In better times the brace of high quality ‘DB’ Aston Martins – DB5 Convertible, DB4 Special Series Convertible – would have sold. However, both needed proper money spending on them with the best UK specialists; the estimates were just too high. The DB5 Saloon was a typical ‘owners’ car maintained by no one of note and sold at today’s money for £432,500. The 1982 V8 Vantage 6.3 had interesting first owner history in the hands of Phil Collins’ manager Tony Smith and was delivered new in funky Madagascar Brown. It was bought for £207,000, the price a reflection of a colour change, odd rear wing profile and the car falling into the middle ground of V8 Vantage production: neither an early ‘flip tail’ nor a final-edition ‘X-Pack’. It needed work.

Other results of note:

* 1963 Ferrari 250 GT/L Berlinetta Lusso by Fantuzzi, £1,130,000. Considering this car’s unusual one-off nose by Fantuzzi fitted early in its life, the later addition of ‘GTO vents’ in the UK and a coat of red paint surely visible from outer space, not a bad figure, if several £100k off an original car.
* 1931 Bentley 8-Litre Open Tourer by Tony Townshend, Not Sold. With election fever coursing through the UK, it was no surprise to see a pair of ‘Nigel Farage-spec’, Le Mans-rep Cricklewood Bentleys complete with big union flags at Cliveden. This one lost its deposit; the similar car did get someone’s vote and sold for £488,750.
* 1965 AC Cobra Mk III 427 S/C Continuation, £232,813. Lot of money for a copy.
* 2018 Aston Martin Vanquish Zagato Speedster, Not Sold. A regular on today’s auction circuit and, like most, went home unsold. The new 'Daytona' Shooting Break.
* 1954 Bentley R-Type Continental Fastback Sports Saloon by H.J. Mulliner, £511,250. A nice example, but that is what these cars sell for now.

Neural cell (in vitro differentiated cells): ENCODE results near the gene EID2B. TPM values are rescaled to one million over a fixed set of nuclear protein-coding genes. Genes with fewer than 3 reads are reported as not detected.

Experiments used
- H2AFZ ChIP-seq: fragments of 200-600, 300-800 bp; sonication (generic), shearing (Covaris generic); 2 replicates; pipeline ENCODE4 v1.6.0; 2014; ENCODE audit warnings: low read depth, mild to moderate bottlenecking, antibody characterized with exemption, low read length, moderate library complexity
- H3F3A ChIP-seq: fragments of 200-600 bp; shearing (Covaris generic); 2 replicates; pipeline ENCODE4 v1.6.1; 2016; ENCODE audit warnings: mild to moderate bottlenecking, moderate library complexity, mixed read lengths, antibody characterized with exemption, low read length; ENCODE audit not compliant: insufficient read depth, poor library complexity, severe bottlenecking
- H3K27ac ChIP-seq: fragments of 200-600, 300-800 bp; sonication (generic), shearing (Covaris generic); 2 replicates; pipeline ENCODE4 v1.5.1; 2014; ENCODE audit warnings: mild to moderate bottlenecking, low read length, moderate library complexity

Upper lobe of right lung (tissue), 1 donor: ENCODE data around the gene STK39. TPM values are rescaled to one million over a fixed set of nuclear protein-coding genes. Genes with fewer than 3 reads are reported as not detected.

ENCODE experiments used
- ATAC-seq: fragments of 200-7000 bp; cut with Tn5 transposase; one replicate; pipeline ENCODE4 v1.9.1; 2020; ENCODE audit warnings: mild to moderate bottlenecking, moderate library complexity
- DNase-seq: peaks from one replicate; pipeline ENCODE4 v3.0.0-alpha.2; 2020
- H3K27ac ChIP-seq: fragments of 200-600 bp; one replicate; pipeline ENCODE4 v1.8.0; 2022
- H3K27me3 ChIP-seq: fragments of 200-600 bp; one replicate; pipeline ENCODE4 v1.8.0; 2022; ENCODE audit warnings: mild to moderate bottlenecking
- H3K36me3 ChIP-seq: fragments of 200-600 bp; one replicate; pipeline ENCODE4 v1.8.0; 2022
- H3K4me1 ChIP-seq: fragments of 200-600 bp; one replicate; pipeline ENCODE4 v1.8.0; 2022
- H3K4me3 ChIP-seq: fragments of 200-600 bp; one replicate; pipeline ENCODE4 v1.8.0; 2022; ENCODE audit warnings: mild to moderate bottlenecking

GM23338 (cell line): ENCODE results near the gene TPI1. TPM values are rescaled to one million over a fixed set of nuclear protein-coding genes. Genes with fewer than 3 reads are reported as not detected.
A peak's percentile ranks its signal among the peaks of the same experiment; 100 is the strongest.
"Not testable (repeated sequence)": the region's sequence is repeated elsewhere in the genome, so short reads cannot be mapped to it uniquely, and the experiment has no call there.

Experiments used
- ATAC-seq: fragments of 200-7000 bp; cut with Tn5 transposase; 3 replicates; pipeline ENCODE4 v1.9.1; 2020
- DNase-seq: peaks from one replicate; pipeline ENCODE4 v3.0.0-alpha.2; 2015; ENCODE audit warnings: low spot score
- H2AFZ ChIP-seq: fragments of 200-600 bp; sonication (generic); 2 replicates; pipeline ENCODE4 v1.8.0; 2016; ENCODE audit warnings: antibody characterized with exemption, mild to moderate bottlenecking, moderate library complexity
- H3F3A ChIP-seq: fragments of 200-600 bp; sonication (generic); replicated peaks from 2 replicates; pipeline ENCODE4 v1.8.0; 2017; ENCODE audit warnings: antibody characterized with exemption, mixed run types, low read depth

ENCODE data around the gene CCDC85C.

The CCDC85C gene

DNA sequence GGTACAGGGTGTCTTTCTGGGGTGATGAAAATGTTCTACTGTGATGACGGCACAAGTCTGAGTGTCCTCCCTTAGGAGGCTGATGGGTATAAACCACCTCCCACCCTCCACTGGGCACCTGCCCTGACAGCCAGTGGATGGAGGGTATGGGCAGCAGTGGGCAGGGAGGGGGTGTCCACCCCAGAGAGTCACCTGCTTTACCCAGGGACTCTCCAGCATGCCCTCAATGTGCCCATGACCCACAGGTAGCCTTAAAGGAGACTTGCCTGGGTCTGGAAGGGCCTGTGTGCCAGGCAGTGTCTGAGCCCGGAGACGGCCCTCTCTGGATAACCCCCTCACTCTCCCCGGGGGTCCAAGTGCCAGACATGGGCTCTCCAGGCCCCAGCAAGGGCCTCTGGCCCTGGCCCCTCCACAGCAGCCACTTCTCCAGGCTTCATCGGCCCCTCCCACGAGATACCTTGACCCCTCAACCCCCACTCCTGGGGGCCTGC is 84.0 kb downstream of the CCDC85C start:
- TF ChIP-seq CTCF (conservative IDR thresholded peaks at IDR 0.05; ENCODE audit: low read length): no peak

* 1988 Lamborghini LM002, £342,500. Rambo Lambo storms through £275k upper estimate.
* 1929 Bentley 6½-Litre Sedanca de Ville by H.J. Mulliner, £404,375. More like it and sold accordingly: the 1929 Olympia Motor Show car.
* 1966 Bristol 409, £11,500. A good example of the flipside of No Reserve at auction. Est. £25k to £35k – hammered at £10k.

Prior to the Motor Cars, ex-Bonhams senior auctioneer Malcolm Barber conducted a sale of automobilia including many items from the collections of former F1 champion Nigel Mansell and connoisseur of note Terry J Cardy. With Barber's (and James Knight’s) protégé Sholto Gilbertson on the rostrum for the cars, it was like the old days at Bonhams in the 2010s.

A good effort by RM at the ideal venue, somewhat held back by a European business climate very different from that on the other side of the Atlantic. There will be calls for an associated concours next year, but to this writer the simplicity of just a straightforward, easily accessible summer auction has many merits.

All prices quoted include buyer’ premium.

RM Sotheby’s at Cliveden House, 12 June 2024 – results

Total gross cars: £7,856,313
Number of cars not sold: 17
Number of cars withdrawn: 0
Total number of cars: 60
Number sold: 43
Percentage cars sold by number: 72%
Percentage by value average low/high estimate: 31%
Percentage of cars sold below low estimate: 72%
Percentage of cars sold not met avge of estimates: 86%
Percentage of cars sold met/exceeded top estimate: 9%
Average value of cars sold: £182,705
Average year of cars offered: 1971
Percentage of cars offered at No Reserve: 37%

Photos by K500